Terror attacks in France's secular society

A man wielding a knife on Thursday killed three people in an attack at the Basilica of Notre-Dame in Nice in southern France. The suspect, a Tunisian national, has been arrested in the attack which President Emmanuel Macron has described as an Islamist terrorist attack. Follow events as they unfolded in our liveblog. The assailant was shot by police and taken to hospital. This is not the first terrorist attack that has coincided with a major religious or national holiday in the French Riviera city.
 This latest attack happens at a key time in various religious calendars. The day of the attack itself, October 29, marks the official birthday of the Prophet Mohammed and, in the Catholic Church, November 1 is known as ‘Toussaint’ or All Saint’s Day.
We must unequivocally stand behind President Emmanuel Macron to uphold the democratic values of freedom of expression, activity at the heart of knowledge, freedom of conscience, human dignity and equality between men and women. It also applauds Mr Macron’s plan weeks before to draft a law to fight “Islamist separatism” which will counter the favouring of personal laws over France’s republican values that adversely affect women’s rights. So far, these have been compromised by putative liberals and in the very name of multiculturalism. And that is ironical, as human rights are a universal declaration (Paris, 1948). Macron defended the cartoons and the right to mock religion, sparking widespread anger against France in the Islamic world and several campaigns in Muslim-majority countries to boycott French products. France will not "give up on our values," Macron said in Nice, after a Tunisian migrant went on a near half-hour rampage with a 30-centimetre (12-inch) knife, targeting people praying in the southern city's Notre-Dame basilica.
Sadly, A few hours after a knife-wielding man shouting “Allahu Akbar” beheaded a woman and killed two other people in a suspected terrorist act at a church in the French city of Nice on Thursday, former Malaysian PM Mahathir Mohamad said Muslims had the right to punish the French. In a tweet, Mahathir wrote, “Muslims have the right to be angry and kill millions of French for the massacres of the past. The French should teach their people to respect other people’s feelings.”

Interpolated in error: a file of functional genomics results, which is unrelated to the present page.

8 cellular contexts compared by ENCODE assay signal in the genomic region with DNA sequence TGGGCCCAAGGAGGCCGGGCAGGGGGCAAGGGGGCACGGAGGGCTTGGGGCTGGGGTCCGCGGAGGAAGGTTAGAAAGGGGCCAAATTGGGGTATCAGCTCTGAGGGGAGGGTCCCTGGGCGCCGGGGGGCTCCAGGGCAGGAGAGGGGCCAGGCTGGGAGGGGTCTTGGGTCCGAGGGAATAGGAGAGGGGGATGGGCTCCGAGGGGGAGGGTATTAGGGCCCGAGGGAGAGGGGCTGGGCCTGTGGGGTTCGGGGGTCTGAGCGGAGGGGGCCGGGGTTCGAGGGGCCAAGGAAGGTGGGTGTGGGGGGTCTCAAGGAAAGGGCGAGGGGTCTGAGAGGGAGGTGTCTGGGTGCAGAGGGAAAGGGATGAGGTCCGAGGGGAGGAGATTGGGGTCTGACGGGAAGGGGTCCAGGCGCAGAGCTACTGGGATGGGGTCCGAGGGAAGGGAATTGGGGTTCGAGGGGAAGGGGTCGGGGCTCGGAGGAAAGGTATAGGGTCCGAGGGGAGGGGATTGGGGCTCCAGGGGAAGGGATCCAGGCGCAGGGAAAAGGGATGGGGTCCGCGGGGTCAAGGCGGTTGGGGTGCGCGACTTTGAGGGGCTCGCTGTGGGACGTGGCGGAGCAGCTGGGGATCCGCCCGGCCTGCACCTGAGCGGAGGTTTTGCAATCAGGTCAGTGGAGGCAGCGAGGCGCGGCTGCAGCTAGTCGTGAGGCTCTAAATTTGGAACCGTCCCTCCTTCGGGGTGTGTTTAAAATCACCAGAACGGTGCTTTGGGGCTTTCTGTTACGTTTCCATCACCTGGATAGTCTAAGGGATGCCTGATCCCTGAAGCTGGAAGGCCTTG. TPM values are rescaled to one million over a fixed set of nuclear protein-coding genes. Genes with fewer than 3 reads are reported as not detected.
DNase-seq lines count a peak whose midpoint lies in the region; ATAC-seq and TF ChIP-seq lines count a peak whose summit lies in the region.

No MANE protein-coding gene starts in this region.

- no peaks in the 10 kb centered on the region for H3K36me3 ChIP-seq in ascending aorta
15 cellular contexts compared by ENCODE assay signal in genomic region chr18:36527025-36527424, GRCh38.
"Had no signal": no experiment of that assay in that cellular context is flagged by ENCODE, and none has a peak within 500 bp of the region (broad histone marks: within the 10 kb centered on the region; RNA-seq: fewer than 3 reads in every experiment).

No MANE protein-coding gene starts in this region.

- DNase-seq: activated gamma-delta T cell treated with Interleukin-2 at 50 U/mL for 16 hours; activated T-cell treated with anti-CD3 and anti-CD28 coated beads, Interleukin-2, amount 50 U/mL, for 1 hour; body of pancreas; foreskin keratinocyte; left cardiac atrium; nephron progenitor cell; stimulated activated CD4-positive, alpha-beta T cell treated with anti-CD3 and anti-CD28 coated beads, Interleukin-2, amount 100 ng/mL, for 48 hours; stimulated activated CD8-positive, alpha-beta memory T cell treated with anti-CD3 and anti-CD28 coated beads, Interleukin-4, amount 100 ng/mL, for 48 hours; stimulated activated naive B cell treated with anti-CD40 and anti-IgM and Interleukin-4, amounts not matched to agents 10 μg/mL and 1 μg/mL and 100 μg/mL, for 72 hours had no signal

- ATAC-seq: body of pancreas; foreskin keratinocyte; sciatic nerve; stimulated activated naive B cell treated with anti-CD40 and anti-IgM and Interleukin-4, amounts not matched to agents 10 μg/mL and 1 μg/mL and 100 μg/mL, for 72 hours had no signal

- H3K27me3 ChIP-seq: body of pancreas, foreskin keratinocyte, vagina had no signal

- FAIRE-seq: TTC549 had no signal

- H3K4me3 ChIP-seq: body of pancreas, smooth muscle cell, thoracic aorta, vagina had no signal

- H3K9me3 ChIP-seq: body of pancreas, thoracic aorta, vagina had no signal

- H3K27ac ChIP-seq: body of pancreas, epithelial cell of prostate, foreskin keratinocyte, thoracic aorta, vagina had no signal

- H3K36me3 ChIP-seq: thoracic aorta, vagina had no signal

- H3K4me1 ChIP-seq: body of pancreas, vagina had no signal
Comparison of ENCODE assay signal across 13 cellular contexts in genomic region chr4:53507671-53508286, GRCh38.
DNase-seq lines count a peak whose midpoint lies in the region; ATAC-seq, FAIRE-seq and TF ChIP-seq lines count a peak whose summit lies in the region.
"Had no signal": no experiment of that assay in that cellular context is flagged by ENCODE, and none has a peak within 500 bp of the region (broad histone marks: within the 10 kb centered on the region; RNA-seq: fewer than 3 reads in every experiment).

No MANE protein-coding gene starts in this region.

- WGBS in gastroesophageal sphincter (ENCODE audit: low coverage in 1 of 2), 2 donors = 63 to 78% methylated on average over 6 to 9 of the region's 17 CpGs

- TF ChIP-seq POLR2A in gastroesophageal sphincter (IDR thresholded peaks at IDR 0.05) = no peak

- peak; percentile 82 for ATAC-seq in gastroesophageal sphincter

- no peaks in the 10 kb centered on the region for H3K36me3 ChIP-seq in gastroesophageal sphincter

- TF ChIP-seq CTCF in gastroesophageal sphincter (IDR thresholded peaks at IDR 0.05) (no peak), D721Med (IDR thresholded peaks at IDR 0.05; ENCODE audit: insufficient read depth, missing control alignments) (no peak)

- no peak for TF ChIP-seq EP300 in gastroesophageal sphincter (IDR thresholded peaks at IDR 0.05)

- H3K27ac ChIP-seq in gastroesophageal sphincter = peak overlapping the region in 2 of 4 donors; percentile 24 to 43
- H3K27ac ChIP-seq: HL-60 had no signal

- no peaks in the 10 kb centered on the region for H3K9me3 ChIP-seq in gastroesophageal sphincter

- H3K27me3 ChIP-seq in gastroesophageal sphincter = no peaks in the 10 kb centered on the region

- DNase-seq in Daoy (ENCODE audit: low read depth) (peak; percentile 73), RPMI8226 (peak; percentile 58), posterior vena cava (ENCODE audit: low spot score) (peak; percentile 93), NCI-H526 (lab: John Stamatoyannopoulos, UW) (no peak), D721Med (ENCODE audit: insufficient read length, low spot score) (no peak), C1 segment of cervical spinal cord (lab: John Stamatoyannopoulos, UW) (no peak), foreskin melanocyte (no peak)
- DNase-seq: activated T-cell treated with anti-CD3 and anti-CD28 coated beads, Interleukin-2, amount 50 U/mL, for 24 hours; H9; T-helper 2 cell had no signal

The recent attacks are reminders of the tensions in France's secular society, which frequently extols the values of free speech and freedom to practice religion. France is home to 5 million Muslims, many of whom live in poorer areas and are often marginalized in politics and media. The vast majority of those does not support Islamic extremism but often face unfair stereotypes.
The Nice attack was condemned by India, Turkey, Britain, The Netherlands, the Vatican and the European Commission. PM Narendra Modi tweeted, “Our deepest condolences to the families of the victims and the people of France. India stands with France in the fight against terrorism.”
France has a long and cherished tradition of freedom of expression, and there can be no justification for attacking cartoonists or journalists for what they say or draw.

- Prabhakar Purandare

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